Generosity impresses dairy industry trainee

20:53, Apr 06 2014
Ben Frost is the 2014 Taranaki Dairy Trainee of the Year.
SUCCESSFUL: Ben Frost is the 2014 Taranaki Dairy Trainee of the Year.

The willingness of farmers to share their knowledge is one of the reasons a young Taranaki award-winner loves the dairy industry.

Ben Frost, who won the 2014 Taranaki Dairy Trainee of the Year title, works on the 130ha Upper Glenn Rd farm of James Murphy, near Kapuni.

Murphy, who won the 2007 Taranaki Sharemilker of the Year title with sister and brother-in-law Catherine and Chris Cook, said he was proud of Frost's achievements and believed the 21-year-old's attitude and willingness to learn gave him a big future in the dairy industry.

Frost, who loves farming and being in the outdoors, is progressing to a farm manager's position in June on Murphy's 450-cow split calving farm where he is currently second in charge and in the midst of calving 200 cows.

A member of Waimate West Young Farmers at Manaia, he says the organisation provides awesome networks with people with a similar mindset and who want to share ideas, stories and knowledge.

He also takes part in DairyNZ discussion groups which he sees as another opportunity to create contacts. "It's a good network and an opportunity to meet other farmers.


"What I love about the dairy industry is there are so many people willing to help and to pass on their knowledge."

He said the contest, which he also entered last year when he made the finals, was a great way to promote himself.

"The awards provide opportunities to network with other farmers, to practise for job interviews and are a great personal challenge."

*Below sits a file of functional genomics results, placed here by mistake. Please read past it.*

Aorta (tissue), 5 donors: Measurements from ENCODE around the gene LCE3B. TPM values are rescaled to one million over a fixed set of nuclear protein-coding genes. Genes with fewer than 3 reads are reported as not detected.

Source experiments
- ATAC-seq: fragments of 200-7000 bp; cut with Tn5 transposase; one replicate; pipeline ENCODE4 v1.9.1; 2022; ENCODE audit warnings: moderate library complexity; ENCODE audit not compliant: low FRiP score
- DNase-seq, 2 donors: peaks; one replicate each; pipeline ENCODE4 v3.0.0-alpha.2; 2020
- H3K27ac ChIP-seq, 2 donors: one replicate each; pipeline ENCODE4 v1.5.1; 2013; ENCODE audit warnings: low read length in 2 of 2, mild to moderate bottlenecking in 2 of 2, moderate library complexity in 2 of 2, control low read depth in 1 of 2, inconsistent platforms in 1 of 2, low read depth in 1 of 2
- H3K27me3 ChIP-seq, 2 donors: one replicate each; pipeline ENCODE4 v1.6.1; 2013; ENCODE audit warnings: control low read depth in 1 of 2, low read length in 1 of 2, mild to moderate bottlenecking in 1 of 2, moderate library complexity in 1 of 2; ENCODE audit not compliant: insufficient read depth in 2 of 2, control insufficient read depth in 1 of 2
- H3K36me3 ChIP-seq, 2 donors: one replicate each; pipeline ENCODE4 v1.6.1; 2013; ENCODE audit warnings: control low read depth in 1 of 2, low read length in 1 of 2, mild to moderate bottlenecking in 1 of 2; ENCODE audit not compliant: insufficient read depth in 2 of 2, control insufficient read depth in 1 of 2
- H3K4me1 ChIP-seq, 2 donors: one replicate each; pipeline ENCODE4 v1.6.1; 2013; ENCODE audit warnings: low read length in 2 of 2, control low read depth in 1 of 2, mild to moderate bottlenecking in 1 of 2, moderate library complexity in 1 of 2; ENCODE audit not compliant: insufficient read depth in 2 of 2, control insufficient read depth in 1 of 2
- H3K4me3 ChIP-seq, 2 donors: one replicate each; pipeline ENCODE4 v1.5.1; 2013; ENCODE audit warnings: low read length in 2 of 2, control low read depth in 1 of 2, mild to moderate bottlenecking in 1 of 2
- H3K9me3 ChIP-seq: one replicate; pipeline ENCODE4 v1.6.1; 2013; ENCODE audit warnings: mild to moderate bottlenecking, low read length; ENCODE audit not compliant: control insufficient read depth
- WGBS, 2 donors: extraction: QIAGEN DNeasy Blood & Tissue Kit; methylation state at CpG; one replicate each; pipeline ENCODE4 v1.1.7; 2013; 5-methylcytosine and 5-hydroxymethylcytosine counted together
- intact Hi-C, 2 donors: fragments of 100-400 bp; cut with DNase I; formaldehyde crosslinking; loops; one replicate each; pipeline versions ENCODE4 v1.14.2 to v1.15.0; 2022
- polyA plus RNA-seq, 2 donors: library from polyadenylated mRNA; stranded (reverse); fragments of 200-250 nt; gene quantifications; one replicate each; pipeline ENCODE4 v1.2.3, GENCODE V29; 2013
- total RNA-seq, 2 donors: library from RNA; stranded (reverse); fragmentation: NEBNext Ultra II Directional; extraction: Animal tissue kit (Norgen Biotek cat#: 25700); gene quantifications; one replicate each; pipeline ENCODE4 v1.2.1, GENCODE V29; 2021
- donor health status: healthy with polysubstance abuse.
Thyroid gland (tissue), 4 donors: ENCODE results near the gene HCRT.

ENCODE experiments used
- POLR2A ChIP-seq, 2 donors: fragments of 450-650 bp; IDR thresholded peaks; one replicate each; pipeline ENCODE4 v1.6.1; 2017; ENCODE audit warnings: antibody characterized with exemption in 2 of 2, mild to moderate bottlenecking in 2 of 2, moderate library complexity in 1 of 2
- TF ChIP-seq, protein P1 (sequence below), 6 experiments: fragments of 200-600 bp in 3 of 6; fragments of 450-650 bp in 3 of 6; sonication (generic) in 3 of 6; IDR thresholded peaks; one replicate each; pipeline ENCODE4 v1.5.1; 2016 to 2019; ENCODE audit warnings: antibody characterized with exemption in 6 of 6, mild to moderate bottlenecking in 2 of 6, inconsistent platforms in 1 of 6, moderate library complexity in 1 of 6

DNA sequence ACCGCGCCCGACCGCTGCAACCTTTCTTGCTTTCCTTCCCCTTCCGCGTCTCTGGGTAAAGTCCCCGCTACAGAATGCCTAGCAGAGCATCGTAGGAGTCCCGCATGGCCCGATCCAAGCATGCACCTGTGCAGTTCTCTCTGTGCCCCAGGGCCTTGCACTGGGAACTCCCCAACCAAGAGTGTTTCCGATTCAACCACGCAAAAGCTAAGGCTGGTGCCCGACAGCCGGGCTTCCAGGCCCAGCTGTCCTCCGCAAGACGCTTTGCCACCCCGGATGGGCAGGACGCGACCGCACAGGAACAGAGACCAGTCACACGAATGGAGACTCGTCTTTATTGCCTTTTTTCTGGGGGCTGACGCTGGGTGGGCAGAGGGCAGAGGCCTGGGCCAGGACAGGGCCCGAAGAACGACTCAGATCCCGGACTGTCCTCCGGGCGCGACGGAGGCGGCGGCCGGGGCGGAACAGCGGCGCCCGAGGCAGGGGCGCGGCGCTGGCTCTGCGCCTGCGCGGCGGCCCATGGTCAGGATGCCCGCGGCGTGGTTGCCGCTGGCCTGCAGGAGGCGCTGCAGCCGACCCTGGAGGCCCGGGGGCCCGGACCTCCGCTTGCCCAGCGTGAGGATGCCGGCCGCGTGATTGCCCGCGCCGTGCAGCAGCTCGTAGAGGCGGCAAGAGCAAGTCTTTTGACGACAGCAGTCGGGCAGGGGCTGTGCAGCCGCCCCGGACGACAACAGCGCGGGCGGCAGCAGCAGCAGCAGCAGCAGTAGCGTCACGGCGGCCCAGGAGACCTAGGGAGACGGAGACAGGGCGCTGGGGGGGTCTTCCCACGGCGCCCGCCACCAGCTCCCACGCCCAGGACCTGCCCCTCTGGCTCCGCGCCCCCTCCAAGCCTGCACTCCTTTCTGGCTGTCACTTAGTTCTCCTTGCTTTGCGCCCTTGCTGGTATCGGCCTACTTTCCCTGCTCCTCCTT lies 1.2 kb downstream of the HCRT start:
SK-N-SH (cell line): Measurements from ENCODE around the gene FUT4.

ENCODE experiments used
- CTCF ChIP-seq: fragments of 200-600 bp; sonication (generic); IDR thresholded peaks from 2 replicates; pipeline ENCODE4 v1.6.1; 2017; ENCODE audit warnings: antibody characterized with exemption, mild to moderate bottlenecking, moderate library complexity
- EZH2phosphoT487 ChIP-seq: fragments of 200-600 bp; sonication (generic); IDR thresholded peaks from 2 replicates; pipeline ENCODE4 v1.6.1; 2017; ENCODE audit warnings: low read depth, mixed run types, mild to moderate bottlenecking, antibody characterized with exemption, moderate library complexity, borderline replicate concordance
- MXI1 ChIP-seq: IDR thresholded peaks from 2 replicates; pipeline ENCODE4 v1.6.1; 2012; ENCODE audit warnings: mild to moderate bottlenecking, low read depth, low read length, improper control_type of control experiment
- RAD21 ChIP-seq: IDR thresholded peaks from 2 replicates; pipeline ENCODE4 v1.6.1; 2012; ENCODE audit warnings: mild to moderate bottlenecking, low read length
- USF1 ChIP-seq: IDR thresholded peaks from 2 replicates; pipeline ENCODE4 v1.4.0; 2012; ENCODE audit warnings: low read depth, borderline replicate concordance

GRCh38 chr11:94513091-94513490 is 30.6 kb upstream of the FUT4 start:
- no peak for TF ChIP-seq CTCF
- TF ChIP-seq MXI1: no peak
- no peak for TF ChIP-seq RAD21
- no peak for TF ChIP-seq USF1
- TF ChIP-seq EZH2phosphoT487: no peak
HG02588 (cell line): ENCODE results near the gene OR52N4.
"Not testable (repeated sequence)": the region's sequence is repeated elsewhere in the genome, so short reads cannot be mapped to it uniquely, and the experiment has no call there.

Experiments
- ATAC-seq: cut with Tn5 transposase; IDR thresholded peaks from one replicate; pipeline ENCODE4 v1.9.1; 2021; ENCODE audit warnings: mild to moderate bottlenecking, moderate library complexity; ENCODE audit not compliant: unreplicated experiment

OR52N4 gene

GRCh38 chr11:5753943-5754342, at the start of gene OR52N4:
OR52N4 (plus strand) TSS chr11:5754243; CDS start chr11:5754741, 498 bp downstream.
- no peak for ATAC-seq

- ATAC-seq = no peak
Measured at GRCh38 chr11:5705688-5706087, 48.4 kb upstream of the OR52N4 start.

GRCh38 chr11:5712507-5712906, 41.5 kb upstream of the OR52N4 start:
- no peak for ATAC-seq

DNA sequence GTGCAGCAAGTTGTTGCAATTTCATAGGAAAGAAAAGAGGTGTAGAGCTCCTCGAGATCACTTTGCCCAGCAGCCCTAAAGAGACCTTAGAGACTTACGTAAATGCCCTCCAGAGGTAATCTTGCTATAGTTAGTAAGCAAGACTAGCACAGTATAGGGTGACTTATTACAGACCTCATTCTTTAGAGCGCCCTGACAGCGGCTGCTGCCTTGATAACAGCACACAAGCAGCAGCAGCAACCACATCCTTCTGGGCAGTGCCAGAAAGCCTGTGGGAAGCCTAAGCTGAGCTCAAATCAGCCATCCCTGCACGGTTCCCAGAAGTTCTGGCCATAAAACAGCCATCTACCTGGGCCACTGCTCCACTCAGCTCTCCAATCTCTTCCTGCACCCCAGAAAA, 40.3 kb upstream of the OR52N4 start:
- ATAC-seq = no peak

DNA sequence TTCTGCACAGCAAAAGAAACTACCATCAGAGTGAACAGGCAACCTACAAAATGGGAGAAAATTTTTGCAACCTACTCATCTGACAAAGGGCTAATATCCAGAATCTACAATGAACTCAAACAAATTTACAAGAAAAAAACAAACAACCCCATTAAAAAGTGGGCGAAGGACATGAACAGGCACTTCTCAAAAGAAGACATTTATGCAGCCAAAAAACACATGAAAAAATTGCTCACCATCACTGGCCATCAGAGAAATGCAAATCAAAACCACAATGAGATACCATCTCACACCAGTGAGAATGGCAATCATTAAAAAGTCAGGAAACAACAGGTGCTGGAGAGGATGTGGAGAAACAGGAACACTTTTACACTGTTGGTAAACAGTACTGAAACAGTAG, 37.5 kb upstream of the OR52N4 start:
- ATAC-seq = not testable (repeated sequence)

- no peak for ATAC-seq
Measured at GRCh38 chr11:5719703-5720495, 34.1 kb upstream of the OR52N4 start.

This year he won the New Zealand Dairy Exporter Farming Knowledge Award. "Success in the competition is a good confidence booster," he said.

Focused on progressing in the industry, he intends to start building his own herd later this year. "I'm continually assessing my goals because I'm open to any opportunities that might come along."

Within five years, he hopes to be sharemilking a large herd or to be part of an equity partnership that owns a farm, and to progress to 50/50 sharemilking within 10 years as he works towards farm ownership.

The high-input Murphy farm, which has a 54-bail rotary cowshed, produces 1800kg MS/ha. Production in the 2011-12 season was 234,000kg MS.

The cows' intake of 18kg DM/day includes maize, palm kernel expeller, fodder beet, silage and turnips. "It's very dry at the moment, so they're not getting much grass," Frost said.

This season's production target is 240,000kg milksolids (MS). Last week production had reached 195,000kg MS, 10,000kg MS ahead of last season. "I think we'll meet the target, but it's quite weather-dependent."

Now in his second season on the farm, he's nearing completion of his apprenticeship through the Primary ITO. He's been in the dairy industry for three years and worked on a farm at Lepperton in his first season.

He spent his early childhood in Huirangi, near Waitara, before the family went dairy farming in Southland. As a former boarder at New Plymouth Boys' High School's Carrington House, he was disappointed to learn the hostel might have to be demolished because it's been deemed an earthquake risk.

Frost will join the other 10 regional winners vying for the national dairy trainee title on a two-day study tour before next month's final of the New Zealand Dairy Industry Awards.

"I'd love to bring the trophy home to Taranaki," he said.

Taranaki Daily News